The town of Lockerbie, just over the border in Scotland, is a fairly unremarkable place where little of note ever happens. That all changed under tragic circumstances one night in December 1988, as locals prepared for the Christmas season. At around 7 pm, Pan Am Flight 103, traveling to New York from London carrying mainly US Citizens home for the holidays, was over Lockerbie when it exploded. A terrorist had hidden a time-bomb in a cassette player on board, which was so powerful that it spread the wreckage over an 850-mile radius. All 259 people on board were killed.
As for Lockerbie, 11 residents were also killed as 21 buildings were destroyed by the falling debris. Amazingly, it wasn’t until 2001 that anyone was convicted, in large part due to Colonel Gaddafi’s refusal to turn in the suspects identified in 1991, and the time it took for 15, 000 people to be interviewed and 180, 000 pieces of evidence to be analyzed. The guilty party was Abdelbaset Ali Mohmed al-Megrahi, a Libyan, who was given 20 years in a Scottish jail but released in 2009, to great public outcry, because he was suffering from terminal cancer.
2. On Christmas Day 1929, Charlie Lawson killed his wife and 6 of his 7 children
Old pictures, such as the one above, are creepy at the best of times, but just wait until you hear this Christmas horror story. This family portrait of the Lawson family, from Germanton, North Carolina, was taken a few days before Christmas Day 1929. On Christmas Day, Charles Lawson (standing, second from right) took a shotgun to everyone in the picture besides his 16-year-old son Arthur (rear, far left), whom he had sent out on an errand. The baby, Mary-Lou, was bludgeoned to death. Charles then turned the gun on himself, having posed his family’s bodies with their arms crossed.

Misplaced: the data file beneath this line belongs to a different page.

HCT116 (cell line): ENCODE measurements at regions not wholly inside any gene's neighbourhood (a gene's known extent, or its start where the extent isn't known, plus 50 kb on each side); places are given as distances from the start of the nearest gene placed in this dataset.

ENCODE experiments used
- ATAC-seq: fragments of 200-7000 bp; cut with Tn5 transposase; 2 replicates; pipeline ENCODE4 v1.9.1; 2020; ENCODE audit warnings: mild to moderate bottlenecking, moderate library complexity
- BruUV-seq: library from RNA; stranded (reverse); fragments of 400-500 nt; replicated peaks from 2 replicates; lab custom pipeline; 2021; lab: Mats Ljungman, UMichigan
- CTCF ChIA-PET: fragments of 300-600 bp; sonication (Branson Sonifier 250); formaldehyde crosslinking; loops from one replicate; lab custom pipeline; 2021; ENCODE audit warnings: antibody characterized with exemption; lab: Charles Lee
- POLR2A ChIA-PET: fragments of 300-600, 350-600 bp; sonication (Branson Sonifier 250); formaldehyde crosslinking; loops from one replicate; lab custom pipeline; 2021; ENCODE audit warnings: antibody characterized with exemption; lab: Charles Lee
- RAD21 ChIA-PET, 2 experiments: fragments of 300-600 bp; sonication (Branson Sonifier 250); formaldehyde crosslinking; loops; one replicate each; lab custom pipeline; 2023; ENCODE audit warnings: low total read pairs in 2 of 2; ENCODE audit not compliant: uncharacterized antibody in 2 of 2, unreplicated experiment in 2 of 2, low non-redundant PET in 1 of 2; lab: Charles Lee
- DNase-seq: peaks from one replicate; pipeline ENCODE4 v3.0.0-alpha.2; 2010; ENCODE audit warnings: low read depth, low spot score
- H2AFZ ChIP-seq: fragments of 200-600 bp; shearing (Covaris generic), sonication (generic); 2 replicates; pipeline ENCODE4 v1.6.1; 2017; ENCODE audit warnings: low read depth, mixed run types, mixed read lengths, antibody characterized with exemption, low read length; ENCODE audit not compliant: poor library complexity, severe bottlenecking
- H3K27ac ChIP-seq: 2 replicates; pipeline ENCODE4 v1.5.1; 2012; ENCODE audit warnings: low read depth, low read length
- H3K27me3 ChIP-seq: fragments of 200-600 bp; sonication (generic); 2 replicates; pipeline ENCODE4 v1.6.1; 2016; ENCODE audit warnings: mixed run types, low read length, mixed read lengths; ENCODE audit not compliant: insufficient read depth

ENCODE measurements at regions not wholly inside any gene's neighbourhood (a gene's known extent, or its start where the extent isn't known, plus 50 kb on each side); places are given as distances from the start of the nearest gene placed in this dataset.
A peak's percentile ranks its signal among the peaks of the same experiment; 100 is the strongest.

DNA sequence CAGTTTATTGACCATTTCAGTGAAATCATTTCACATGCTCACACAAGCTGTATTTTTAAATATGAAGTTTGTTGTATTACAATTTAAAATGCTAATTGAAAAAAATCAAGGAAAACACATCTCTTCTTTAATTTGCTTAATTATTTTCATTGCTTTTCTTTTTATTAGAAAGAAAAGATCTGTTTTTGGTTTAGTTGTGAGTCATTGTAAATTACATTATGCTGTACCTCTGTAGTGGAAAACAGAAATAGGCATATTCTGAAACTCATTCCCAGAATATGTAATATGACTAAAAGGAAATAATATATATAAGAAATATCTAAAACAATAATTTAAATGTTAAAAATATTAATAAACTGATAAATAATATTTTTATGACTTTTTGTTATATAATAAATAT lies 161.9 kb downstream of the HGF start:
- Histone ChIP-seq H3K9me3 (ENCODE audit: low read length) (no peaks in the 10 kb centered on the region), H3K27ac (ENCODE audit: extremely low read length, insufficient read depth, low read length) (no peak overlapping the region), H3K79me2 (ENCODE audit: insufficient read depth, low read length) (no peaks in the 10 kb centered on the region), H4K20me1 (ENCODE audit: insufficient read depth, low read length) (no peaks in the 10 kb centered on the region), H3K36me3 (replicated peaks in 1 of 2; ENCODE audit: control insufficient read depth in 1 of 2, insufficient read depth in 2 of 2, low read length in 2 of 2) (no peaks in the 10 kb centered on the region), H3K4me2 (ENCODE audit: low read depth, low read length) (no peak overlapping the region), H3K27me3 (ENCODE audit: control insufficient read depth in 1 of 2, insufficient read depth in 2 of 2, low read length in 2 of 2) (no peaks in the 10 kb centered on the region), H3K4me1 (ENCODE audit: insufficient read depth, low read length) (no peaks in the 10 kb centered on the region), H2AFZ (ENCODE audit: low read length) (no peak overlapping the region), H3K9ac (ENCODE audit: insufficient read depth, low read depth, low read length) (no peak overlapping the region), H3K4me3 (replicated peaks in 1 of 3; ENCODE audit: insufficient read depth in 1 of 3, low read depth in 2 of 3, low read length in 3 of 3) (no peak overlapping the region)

Imagine how poor Arthur felt when he discovered the bodies of his entire family. The photograph, a rarity for a 1920s working-class family, suggests some premeditation, but Charles offered no explanation for the massacre in his suicide letters. So what lay behind this tragedy? Charles suffered a blow to the head a few months before the event, but an autopsy of his brain found nothing of note. According to a relative, Charles’s wife Fannie (back right) discovered her husband’s incestuous relationship with their daughter, Marie (left of Charles), and soon afterwards he committed his awful crime out of shame.
If the above haven’t made you think about Christmas in a different light, this one certainly will. Racial tensions in the former Confederate States, which led to lynchings and violence such as the Mayfield race riot above, also resulted in the foundation of the notorious Ku Klux Klan. On Christmas Eve 1865, 6 Confederate Army veterans met in Pulaski, Tennessee, to form a group to deal with the great danger posed by other human beings having equal rights. After naming their Nathan Bedford as their first leader (or Grand Wizard), the group soon attracted scores of new members.
The KKK, as it is usually called, carried out lynchings, assaults, harassment, and rapes against African-Americans and anyone who tried to help them. Only 6 years after its foundation Congress passed the Ku Klux Klan Act of 1871, allowing the President to use military force against them. The KKK remains a repulsive and dangerous organization today. What would a Middle Eastern Jew, who preached tolerance and peace amongst all men regardless of creed or color, and crucified for his faith, make of the foundation of a hateful and violent group preaching death to all non-white-Protestants to celebrate his birthday?
Where did we find this stuff? Here are our sources: